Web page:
At Hunter Selection, we support regional apprenticeships which will help the industry to secure a digitally focussed workforce for the future. Manufacturing and engineering companies may like to consider doing similar and produce their own people with the skills needed to support their business. It can take a long time but can prove to be a worthwhile investment with a great return.
5/ In terms of lifelong skills development and reskilling, do you think more needs to be done on this front to help older workers transfer between careers?
Many people within manufacturing and engineering resign themselves to leaving the sector in their 50s as they decide that technology has moved on too much for them. This is a travesty as the industry loses some real talent and the shortage of staff gets bigger and bigger. It is important that those already in the industry are supported by their employer to upskill, so that the industry can retain the talent it already has.
6/ Are educational institutions doing enough to fill the gaps?
Education has such an important role to play in developing the engineers of the future. It’s important that businesses work with colleges and universities to make sure they know what they are looking for in a workforce. The pandemic has had an impact here as well, with those currently training having struggled to get the practical experience they’ve needed over the last couple of years.
Before Brexit, many four-year sandwich courses included an element of study or work experience in the EU, which is something that can no longer happen. It’s important that trainees can still develop these skills elsewhere.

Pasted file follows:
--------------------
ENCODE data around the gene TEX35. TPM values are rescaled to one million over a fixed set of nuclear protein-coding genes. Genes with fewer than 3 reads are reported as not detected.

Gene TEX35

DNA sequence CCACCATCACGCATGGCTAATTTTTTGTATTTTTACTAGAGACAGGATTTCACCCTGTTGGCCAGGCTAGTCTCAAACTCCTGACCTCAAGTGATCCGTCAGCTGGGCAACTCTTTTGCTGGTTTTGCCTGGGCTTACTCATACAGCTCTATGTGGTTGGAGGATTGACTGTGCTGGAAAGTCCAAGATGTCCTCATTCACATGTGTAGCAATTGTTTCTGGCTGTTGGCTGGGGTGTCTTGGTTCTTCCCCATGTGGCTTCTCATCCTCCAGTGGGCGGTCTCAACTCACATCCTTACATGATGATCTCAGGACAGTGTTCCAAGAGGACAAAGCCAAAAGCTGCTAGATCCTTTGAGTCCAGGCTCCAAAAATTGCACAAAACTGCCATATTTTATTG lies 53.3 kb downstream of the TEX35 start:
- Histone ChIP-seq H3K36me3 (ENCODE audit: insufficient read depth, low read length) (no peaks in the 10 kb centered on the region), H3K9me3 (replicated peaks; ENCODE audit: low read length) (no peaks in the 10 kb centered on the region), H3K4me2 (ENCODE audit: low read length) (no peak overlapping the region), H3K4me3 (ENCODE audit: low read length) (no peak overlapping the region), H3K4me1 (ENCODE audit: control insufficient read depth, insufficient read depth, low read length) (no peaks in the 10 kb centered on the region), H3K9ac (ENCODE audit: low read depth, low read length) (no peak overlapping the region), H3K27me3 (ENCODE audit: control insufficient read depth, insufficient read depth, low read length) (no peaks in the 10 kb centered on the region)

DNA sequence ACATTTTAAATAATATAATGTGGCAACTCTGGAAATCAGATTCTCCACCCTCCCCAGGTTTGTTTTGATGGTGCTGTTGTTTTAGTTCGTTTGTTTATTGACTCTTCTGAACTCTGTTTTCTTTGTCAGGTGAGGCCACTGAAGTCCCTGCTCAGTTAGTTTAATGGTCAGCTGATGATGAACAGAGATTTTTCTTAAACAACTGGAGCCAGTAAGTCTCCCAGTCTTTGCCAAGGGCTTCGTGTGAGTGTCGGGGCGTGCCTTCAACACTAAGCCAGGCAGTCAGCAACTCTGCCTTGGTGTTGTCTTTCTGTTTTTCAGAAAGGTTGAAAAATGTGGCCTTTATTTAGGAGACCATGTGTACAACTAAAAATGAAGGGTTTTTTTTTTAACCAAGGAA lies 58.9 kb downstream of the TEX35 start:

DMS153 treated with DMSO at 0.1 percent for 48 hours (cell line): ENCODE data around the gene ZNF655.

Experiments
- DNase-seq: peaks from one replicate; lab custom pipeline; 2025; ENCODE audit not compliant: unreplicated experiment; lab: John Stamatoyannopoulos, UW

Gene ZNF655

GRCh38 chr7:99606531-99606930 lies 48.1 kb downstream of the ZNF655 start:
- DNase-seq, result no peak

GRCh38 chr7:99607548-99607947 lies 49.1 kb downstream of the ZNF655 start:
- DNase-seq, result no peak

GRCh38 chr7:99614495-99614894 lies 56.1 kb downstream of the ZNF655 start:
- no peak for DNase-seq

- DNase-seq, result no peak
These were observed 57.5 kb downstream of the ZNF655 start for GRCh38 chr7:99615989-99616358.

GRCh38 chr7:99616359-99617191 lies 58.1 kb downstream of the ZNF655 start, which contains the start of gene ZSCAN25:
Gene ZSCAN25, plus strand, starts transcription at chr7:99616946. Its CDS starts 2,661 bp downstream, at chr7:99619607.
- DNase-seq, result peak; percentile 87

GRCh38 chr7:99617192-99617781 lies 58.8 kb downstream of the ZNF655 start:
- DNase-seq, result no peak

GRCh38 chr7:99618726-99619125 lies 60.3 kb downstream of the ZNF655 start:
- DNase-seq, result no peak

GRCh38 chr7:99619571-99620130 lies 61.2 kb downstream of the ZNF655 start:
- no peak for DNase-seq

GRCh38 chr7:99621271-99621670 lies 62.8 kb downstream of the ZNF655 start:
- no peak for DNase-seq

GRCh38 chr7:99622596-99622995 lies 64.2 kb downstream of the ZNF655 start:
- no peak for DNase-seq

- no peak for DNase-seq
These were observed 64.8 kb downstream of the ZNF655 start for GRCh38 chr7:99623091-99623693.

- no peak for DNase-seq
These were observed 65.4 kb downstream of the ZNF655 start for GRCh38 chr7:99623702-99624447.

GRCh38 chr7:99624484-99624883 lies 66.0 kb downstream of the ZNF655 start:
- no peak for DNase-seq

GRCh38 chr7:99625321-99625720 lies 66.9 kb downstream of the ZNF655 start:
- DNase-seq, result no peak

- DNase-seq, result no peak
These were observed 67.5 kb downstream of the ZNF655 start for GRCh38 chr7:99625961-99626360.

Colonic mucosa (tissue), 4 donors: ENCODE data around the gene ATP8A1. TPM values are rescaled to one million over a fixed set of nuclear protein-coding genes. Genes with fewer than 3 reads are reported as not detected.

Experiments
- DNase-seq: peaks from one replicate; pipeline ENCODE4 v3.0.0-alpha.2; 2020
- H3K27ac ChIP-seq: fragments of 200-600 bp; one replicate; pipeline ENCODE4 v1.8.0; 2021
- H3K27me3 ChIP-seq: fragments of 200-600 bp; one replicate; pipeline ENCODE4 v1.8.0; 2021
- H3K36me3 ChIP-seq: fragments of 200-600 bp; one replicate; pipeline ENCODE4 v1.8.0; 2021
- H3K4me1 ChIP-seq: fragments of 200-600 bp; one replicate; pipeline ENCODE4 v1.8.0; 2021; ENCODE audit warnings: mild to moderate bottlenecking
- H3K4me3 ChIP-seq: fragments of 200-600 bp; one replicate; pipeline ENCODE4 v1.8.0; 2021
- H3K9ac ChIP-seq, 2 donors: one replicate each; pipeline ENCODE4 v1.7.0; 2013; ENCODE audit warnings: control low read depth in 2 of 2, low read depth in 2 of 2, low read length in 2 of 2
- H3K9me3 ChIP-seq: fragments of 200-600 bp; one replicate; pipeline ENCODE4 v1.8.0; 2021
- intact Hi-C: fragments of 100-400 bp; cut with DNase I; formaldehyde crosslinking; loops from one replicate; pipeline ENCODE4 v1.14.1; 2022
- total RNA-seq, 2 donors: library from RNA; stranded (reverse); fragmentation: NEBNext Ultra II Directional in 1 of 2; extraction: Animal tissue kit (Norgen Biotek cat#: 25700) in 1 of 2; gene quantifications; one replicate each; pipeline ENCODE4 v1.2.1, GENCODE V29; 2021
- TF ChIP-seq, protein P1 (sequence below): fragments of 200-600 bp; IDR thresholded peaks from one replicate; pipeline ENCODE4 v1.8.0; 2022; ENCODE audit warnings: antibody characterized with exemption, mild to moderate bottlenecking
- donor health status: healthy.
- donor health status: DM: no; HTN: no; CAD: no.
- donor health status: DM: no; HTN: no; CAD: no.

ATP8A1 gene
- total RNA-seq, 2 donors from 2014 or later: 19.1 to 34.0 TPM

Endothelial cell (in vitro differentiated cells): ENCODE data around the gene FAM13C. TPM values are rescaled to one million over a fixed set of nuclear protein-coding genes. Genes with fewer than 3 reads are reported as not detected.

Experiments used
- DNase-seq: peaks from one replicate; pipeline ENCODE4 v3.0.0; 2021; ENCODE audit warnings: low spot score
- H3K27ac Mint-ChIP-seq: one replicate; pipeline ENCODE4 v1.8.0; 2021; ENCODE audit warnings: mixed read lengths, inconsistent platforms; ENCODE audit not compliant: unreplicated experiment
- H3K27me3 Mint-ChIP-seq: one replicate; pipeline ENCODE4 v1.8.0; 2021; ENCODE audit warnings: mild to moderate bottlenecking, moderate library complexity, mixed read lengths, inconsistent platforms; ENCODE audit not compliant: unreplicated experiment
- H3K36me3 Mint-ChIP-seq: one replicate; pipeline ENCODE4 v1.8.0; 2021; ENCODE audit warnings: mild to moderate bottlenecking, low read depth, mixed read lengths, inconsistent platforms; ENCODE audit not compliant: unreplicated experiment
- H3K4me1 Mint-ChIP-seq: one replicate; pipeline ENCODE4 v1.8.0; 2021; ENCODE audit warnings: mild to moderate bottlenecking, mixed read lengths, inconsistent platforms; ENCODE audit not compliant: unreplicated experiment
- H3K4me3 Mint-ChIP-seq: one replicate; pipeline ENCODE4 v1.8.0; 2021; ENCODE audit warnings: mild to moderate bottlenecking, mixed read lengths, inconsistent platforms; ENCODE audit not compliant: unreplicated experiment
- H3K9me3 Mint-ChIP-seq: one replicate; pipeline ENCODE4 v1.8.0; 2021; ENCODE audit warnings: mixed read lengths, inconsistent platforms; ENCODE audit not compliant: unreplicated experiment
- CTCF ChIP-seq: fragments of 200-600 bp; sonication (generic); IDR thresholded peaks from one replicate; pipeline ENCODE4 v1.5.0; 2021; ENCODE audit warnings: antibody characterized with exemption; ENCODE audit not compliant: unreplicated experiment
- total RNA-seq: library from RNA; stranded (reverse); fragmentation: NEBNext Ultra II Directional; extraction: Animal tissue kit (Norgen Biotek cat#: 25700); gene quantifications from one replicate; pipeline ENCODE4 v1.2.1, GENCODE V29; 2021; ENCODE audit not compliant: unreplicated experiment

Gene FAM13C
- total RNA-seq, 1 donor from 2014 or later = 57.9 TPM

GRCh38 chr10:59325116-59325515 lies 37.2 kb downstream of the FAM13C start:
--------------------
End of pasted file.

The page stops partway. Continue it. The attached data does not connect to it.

7/ What roles are you finding most difficult to fill at the moment?
There isn’t one type of job role that is proving difficult to fill but candidate expectations have shifted and they are often now looking for positions where they feel valued by their employer and can have a greater work-life balance. Salary is, of course, important and it is proving difficult to fill roles where a client has not adjusted the salary to reflect the economic changes of the last few years, but people are also keen to work for forward thinking companies where they can see that diversity, inclusion, mental health and work-life balance are considered by the employer.
The pandemic has also made flexible working an important issue for many. While working from home isn’t always possible, those companies that are able and willing to adapt, for example by employing technology that allows their staff to work-offsite at least some of the time, will prove popular with candidates.
8/ In your experience, what tends to be the attitude of manufacturing and engineering companies towards using automation as a solution for filling hard to fill vacancies?
Most companies we work with show enthusiasm for automation and are keen to embrace it but there are some who are more reluctant. I often hear employers say they haven’t got the time to dedicate to recruitment and I suspect it’s similar for automation, but at some point they need to break the cycle, look beyond the day-to-day problems of their business and plan for the future.
9/ What can potential applicants do to improve their own chances of getting the job they want?
There can sometimes be a gap between what a client wants from a candidate and what they can realistically get. At Hunter Selection, we aim to manage expectations of both parties and close that gap. Applicants must be enthusiastic, adaptable and willing to learn, but a client can’t expect a candidate to have the same level of knowledge as an experienced member of the team. The interview is the candidate’s opportunity to stand out from the crowd and demonstrate how they have used their skills and experience to make a difference in previous roles and show how they can do the same in the next one.
Hunter Selection will be at stand B64 at Manufacturing and Engineering Week, taking place at the Birmingham NEC, 8-9 June. The event will be a celebration of British engineering, a two-day festival of innovation that will showcase the very best that UK industry has to offer, while also providing knowledge, inspiration and a touch of entertainment.
As well as giving the chance to talk to a huge number of the UK’s most innovative and creative companies, Manufacturing & Engineering Week has a full programme of education, workshops, talks and presentations, with several fun events thrown in.